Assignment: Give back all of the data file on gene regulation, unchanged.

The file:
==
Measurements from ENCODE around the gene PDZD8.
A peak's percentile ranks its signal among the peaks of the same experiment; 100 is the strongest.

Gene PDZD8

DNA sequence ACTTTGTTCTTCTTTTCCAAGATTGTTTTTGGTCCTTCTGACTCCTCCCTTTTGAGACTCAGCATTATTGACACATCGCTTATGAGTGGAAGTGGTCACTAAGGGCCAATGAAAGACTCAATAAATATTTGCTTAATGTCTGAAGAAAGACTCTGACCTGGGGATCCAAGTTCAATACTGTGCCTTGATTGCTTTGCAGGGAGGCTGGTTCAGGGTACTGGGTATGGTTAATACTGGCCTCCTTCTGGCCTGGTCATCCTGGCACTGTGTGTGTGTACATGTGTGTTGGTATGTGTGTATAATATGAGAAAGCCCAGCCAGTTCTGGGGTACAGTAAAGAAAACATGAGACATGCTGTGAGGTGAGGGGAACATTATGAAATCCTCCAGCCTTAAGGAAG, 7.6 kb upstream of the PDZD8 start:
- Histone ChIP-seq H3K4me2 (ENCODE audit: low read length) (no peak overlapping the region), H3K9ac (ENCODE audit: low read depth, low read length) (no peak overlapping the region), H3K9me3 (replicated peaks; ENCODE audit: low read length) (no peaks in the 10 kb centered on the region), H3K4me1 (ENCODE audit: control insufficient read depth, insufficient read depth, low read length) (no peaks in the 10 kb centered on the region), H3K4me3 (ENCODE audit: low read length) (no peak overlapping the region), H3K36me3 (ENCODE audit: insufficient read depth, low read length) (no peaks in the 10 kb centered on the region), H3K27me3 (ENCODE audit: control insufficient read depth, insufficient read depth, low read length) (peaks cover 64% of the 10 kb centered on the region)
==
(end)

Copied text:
Measurements from ENCODE around the gene PDZD8.
A peak's percentile ranks its signal among the peaks of the same experiment; 100 is the strongest.

Gene PDZD8

DNA sequence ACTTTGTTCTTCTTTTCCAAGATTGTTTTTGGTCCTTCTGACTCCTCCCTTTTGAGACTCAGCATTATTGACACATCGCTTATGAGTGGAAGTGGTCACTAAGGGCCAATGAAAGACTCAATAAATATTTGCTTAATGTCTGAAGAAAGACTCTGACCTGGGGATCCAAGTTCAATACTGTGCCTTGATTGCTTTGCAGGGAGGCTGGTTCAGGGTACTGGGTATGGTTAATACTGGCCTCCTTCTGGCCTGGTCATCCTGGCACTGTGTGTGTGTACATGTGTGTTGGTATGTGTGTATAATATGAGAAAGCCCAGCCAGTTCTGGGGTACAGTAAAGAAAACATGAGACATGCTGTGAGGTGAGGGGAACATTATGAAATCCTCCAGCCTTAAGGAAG, 7.6 kb upstream of the PDZD8 start:
- Histone ChIP-seq H3K4me2 (ENCODE audit: low read length) (no peak overlapping the region), H3K9ac (ENCODE audit: low read depth, low read length) (no peak overlapping the region), H3K9me3 (replicated peaks; ENCODE audit: low read length) (no peaks in the 10 kb centered on the region), H3K4me1 (ENCODE audit: control insufficient read depth, insufficient read depth, low read length) (no peaks in the 10 kb centered on the region), H3K4me3 (ENCODE audit: low read length) (no peak overlapping the region), H3K36me3 (ENCODE audit: insufficient read depth, low read length) (no peaks in the 10 kb centered on the region), H3K27me3 (ENCODE audit: control insufficient read depth, insufficient read depth, low read length) (peaks cover 64% of the 10 kb centered on the region)